Assuming that you have ruled out these parasites and infections, the next most likely problem is an allergy – reportedly, food allergies are the most common in cats after flea allergies. In cats (and indeed dogs), food allergies do not usually have intestinal symptoms, but instead cause itchy skin disease – and can be a response to any component of the diet (for example, an outdoor cat can become allergic to mice!). Unfortunately, they are very difficult to diagnose – the mechanisms are poorly understood and allergy blood tests are highly unreliable for food reactions. The only way to diagnose the condition in a cat is to perform a Dietary Exclusion and Challenge Trial. This involves:

  • Put the cat on a diet containing only protein and carbohydrate sources they have never eaten before – this is rarely possible in practice (!), so usually a commercial hydrolysed hypoallergenic diet is prescribed by the vet, which has been specially formulated and processed so that none of the potentially allergenic molecules is big enough to be recognised by the immune system.
  • They must stay on this diet, and this diet only (no treats, snacks or other foods) for 8-13 weeks. If the symptoms do not resolve, then the cat doesn’t have a food allergy. If they do resolve, then either they have a food allergy, or they have another disease which has spontaneously improved (which many allergic conditions do).
  • If the symptoms resolved, then you move to the Challenge part of the test, which is to return to the original diet. If there is no change, the cat probably doesn’t have a food allergy; but if the symptoms recur within 10 days, then the condition is a food allergy to one component in the original diet, so they should go back onto the hypoallergenic food.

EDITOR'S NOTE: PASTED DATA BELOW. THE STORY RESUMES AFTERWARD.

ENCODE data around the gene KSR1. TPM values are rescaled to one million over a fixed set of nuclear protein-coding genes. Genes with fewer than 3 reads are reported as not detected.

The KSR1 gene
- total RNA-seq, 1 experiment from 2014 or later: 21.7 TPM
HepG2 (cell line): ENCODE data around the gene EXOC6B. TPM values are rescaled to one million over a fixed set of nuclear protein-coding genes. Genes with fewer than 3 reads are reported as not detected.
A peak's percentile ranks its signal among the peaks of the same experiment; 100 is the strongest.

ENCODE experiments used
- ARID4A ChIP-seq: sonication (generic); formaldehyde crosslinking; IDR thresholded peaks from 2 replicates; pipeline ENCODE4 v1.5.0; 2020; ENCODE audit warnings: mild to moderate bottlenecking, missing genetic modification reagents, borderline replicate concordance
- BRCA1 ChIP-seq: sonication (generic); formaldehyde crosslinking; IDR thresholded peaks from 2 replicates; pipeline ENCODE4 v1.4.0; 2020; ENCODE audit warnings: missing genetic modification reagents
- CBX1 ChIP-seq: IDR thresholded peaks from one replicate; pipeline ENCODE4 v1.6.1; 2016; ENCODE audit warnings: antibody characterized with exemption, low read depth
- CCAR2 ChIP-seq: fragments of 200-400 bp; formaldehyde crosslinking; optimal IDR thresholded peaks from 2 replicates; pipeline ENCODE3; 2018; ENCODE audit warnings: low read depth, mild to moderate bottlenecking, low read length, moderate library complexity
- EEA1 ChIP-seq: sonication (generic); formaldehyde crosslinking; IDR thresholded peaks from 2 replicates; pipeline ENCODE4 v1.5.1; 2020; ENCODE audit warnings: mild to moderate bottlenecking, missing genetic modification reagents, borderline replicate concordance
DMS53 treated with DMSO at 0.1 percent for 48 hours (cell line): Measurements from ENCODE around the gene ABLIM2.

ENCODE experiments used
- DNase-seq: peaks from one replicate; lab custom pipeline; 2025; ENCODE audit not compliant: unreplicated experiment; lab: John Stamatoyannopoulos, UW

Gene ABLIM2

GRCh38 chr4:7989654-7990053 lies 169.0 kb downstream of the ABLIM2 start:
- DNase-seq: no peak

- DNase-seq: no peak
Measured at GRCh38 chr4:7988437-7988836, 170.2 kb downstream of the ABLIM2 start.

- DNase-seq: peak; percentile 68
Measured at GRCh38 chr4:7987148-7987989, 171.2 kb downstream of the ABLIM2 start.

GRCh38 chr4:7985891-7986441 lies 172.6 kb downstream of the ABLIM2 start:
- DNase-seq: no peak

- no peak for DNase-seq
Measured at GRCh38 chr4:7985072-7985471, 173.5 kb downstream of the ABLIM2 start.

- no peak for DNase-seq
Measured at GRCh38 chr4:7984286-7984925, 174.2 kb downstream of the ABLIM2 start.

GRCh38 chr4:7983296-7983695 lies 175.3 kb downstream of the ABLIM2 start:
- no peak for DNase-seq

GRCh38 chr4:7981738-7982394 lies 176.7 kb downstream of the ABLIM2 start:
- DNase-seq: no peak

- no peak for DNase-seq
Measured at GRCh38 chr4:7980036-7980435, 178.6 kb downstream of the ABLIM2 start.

• You then have the choice of either reintroducing components of the original diet one at a time to try and find out exactly what they’re reacting to, or just stick with the diet that prevents the symptoms – the vast majority of owners (quite sensibly in my opinion) stick with what works!

If parasites, infections and food allergies have been ruled out, there are two possibilities remaining. The first is an environmental allergy – an allergic reaction to something around the cat, such as pollen, dust, dust mites etc etc. Fortunately, there are blood tests available that can help diagnose these conditions – you should discuss them with your vet. Unfortunately, many cats don’t respond very well to antihistamines so these drugs are often of limited use in managing allergies. Allergen avoidance (keeping the cat away from the substance, or vice versa) is therefore the mainstay of treatment, although sometimes medication (e.g. steroids) is used as well.

The final possibility is atopic dermatitis. This condition has been well recognised in dogs for many years, but we now know that cats can suffer from it as well (although it is probably rarer than in dogs). This is a genetic condition that makes the cat abnormally prone to developing allergies, often to a wide range of different harmless substances simultaneously. Although allergen-avoidance (keeping the cat away from the substances they are allergic to) is the ideal, it is often not possible, and in the vast majority of cases, medication to reduce the over-reaction of the immune system is needed (typically cyclosporine and/or steroids).

So where do I go from here?

The key to working out what’s causing any skin condition is to work with your vet and work it up logically:

  1. Rule out parasites – with wet paper tests, visual examination and skin scrapes. Sometimes, trying a different flea treatment makes a dramatic difference (although from what you’ve said I doubt this is your issue).
  2. Rule out skin infection – using tape strips, skin swabs and culture (bacterial and possibly fungal).
  3. Rule out a food allergy with an Exclusion and Challenge Trial
  4. Test for other allergies.
  5. If all the above are negative, further tests are needed for more exotic conditions such as feline leprosy or mast cell tumours – however, these are pretty rare!

All the best with him, and I hope you can get to the bottom of the problem!


David Harris BVSc MRCVS